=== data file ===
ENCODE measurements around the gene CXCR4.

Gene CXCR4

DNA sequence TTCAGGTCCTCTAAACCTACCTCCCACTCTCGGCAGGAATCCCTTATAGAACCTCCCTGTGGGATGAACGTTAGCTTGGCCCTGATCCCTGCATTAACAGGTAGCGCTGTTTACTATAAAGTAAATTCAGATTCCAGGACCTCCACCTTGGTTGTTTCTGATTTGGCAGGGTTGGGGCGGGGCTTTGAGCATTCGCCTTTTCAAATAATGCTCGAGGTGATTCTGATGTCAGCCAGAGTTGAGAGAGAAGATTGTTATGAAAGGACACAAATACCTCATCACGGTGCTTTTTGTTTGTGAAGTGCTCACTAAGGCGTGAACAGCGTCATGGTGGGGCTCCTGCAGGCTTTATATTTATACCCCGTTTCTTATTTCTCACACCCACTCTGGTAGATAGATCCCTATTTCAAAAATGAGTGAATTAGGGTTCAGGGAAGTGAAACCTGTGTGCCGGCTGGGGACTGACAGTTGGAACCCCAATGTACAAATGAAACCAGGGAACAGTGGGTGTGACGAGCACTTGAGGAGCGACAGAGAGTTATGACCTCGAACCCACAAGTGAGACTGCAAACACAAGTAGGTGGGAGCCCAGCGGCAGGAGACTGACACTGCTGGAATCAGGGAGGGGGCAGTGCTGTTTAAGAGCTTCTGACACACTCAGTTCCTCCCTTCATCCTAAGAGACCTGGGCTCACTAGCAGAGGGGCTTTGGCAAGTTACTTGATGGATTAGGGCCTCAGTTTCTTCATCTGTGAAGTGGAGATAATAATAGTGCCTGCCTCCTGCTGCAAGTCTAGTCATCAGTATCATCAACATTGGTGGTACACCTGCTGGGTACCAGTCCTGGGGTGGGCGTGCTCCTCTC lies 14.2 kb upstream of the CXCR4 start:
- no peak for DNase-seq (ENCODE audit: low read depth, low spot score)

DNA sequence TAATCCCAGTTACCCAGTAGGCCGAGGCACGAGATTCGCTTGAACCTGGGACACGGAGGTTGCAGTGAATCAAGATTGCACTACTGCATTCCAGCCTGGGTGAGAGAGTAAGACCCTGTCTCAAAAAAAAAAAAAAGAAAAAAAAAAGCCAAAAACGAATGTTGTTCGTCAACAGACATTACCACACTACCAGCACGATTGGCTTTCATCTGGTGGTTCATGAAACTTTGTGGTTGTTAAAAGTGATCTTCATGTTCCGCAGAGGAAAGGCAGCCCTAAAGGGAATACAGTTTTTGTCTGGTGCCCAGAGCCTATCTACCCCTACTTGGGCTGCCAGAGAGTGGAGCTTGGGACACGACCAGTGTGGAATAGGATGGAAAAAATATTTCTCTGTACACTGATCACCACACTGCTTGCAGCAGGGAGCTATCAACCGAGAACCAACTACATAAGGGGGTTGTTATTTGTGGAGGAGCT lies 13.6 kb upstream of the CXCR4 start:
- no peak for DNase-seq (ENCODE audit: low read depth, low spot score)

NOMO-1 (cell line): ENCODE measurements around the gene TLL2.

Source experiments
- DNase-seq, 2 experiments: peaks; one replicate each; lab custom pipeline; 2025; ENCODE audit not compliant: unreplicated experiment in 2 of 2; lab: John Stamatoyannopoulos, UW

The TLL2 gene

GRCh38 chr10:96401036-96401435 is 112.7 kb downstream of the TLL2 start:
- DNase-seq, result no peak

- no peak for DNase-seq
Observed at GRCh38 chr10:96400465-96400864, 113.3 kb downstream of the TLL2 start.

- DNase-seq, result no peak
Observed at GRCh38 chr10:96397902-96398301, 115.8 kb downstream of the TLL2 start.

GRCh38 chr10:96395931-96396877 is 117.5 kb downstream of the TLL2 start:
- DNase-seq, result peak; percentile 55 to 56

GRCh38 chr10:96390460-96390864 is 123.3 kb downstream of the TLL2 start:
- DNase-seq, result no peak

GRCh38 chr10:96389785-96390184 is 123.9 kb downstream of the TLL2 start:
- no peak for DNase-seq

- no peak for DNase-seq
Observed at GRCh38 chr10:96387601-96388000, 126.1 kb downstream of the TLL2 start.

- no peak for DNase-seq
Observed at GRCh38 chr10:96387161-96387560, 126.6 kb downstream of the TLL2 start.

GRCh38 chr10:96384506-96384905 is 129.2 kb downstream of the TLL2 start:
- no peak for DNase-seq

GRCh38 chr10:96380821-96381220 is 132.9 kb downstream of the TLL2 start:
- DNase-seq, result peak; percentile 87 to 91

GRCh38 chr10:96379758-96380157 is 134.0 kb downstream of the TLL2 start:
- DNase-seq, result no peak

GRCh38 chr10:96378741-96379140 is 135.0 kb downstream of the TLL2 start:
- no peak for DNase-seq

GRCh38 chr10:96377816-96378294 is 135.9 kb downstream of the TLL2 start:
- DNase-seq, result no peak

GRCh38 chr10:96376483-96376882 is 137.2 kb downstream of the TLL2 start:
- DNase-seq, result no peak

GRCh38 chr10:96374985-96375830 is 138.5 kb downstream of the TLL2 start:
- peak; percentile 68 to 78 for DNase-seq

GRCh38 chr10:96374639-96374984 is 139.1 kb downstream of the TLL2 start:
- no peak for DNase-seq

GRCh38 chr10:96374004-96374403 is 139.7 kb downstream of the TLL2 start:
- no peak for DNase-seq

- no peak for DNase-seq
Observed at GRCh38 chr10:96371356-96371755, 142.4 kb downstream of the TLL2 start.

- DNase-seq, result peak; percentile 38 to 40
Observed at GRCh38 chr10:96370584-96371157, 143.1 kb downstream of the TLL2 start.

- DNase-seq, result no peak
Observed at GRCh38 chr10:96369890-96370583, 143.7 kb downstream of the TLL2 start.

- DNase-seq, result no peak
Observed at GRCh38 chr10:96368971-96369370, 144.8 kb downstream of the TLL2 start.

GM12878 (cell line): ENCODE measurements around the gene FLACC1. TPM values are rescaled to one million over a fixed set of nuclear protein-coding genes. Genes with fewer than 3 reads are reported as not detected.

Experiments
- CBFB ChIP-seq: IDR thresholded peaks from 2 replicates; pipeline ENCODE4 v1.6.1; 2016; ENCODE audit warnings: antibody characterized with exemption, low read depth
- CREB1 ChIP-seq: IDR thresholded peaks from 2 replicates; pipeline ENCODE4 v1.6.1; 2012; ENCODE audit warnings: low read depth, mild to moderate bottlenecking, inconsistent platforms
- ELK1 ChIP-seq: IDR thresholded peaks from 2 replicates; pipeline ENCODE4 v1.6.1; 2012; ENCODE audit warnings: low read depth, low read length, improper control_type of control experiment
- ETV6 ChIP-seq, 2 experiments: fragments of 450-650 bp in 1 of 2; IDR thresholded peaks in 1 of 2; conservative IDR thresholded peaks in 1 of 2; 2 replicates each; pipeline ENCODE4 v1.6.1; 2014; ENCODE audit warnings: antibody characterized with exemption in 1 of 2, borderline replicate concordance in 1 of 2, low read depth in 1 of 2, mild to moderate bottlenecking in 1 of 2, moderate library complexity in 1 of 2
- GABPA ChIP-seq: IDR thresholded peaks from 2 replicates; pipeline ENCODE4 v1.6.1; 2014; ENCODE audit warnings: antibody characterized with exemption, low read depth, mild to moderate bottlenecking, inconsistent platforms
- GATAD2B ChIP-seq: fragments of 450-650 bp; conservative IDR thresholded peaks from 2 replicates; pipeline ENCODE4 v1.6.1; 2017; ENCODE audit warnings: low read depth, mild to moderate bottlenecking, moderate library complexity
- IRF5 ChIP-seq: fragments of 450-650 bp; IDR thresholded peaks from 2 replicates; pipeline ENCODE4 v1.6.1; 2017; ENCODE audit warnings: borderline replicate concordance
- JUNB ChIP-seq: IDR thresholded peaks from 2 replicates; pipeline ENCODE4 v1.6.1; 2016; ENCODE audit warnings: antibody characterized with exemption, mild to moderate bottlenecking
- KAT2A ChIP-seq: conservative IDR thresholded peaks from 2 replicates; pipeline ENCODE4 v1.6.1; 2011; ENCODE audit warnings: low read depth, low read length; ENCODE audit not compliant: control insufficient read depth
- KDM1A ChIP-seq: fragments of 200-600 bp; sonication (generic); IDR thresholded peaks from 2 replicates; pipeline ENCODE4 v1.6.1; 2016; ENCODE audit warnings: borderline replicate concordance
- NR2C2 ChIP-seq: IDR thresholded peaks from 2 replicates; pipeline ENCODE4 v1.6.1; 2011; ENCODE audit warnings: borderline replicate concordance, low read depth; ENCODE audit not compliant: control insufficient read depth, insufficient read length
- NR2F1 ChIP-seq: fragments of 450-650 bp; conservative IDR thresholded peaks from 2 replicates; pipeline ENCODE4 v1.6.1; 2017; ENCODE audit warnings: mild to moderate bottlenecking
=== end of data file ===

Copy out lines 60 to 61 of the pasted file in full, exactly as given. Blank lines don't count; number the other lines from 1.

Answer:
- GATAD2B ChIP-seq: fragments of 450-650 bp; conservative IDR thresholded peaks from 2 replicates; pipeline ENCODE4 v1.6.1; 2017; ENCODE audit warnings: low read depth, mild to moderate bottlenecking, moderate library complexity
- IRF5 ChIP-seq: fragments of 450-650 bp; IDR thresholded peaks from 2 replicates; pipeline ENCODE4 v1.6.1; 2017; ENCODE audit warnings: borderline replicate concordance